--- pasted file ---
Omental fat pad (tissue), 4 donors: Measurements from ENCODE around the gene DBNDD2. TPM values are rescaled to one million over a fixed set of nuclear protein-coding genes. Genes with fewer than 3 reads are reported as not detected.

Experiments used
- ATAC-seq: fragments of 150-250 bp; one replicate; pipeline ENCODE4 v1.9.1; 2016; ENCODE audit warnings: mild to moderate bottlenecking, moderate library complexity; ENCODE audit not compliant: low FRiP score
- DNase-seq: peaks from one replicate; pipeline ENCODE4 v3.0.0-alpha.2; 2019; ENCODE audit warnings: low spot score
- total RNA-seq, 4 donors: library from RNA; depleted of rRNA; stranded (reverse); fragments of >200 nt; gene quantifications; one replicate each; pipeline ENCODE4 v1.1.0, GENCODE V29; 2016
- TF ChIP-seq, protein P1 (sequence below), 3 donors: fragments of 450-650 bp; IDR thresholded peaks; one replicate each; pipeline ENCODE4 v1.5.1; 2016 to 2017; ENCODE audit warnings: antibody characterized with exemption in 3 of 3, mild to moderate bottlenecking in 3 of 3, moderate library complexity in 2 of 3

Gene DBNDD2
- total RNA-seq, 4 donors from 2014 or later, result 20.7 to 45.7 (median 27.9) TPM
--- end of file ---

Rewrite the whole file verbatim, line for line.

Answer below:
Omental fat pad (tissue), 4 donors: Measurements from ENCODE around the gene DBNDD2. TPM values are rescaled to one million over a fixed set of nuclear protein-coding genes. Genes with fewer than 3 reads are reported as not detected.

Experiments used
- ATAC-seq: fragments of 150-250 bp; one replicate; pipeline ENCODE4 v1.9.1; 2016; ENCODE audit warnings: mild to moderate bottlenecking, moderate library complexity; ENCODE audit not compliant: low FRiP score
- DNase-seq: peaks from one replicate; pipeline ENCODE4 v3.0.0-alpha.2; 2019; ENCODE audit warnings: low spot score
- total RNA-seq, 4 donors: library from RNA; depleted of rRNA; stranded (reverse); fragments of >200 nt; gene quantifications; one replicate each; pipeline ENCODE4 v1.1.0, GENCODE V29; 2016
- TF ChIP-seq, protein P1 (sequence below), 3 donors: fragments of 450-650 bp; IDR thresholded peaks; one replicate each; pipeline ENCODE4 v1.5.1; 2016 to 2017; ENCODE audit warnings: antibody characterized with exemption in 3 of 3, mild to moderate bottlenecking in 3 of 3, moderate library complexity in 2 of 3

Gene DBNDD2
- total RNA-seq, 4 donors from 2014 or later, result 20.7 to 45.7 (median 27.9) TPM